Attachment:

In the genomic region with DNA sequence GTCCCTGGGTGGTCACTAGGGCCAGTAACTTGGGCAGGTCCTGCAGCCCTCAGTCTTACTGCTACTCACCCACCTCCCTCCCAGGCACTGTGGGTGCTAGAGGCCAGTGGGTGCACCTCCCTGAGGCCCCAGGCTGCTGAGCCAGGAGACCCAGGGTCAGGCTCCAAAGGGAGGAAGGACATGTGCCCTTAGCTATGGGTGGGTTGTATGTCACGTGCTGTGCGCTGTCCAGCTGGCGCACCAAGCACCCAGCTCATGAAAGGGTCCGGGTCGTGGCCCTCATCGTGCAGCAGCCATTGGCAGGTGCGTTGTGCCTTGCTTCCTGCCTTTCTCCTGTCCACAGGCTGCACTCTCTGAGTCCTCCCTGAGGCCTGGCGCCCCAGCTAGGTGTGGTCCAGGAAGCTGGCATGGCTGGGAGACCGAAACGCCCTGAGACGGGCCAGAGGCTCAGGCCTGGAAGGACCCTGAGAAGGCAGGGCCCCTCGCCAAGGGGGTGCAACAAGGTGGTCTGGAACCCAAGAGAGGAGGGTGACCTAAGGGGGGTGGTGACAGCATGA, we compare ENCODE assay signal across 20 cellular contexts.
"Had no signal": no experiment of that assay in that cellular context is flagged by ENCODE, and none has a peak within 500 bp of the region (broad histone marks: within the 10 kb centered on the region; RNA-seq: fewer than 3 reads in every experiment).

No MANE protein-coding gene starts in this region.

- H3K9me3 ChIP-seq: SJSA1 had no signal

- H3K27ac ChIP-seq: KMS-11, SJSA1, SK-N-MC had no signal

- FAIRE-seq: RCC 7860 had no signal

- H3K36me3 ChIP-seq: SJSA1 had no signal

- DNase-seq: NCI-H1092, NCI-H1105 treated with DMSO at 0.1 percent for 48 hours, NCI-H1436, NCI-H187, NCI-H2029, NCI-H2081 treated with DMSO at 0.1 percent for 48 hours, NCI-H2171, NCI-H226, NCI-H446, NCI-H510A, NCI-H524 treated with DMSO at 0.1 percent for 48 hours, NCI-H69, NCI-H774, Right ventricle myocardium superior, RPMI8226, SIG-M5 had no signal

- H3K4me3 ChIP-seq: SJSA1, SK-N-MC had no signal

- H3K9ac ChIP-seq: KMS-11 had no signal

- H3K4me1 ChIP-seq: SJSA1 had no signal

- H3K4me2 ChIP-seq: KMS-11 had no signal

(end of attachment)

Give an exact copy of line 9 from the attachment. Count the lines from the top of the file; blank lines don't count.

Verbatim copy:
- H3K4me3 ChIP-seq: SJSA1, SK-N-MC had no signal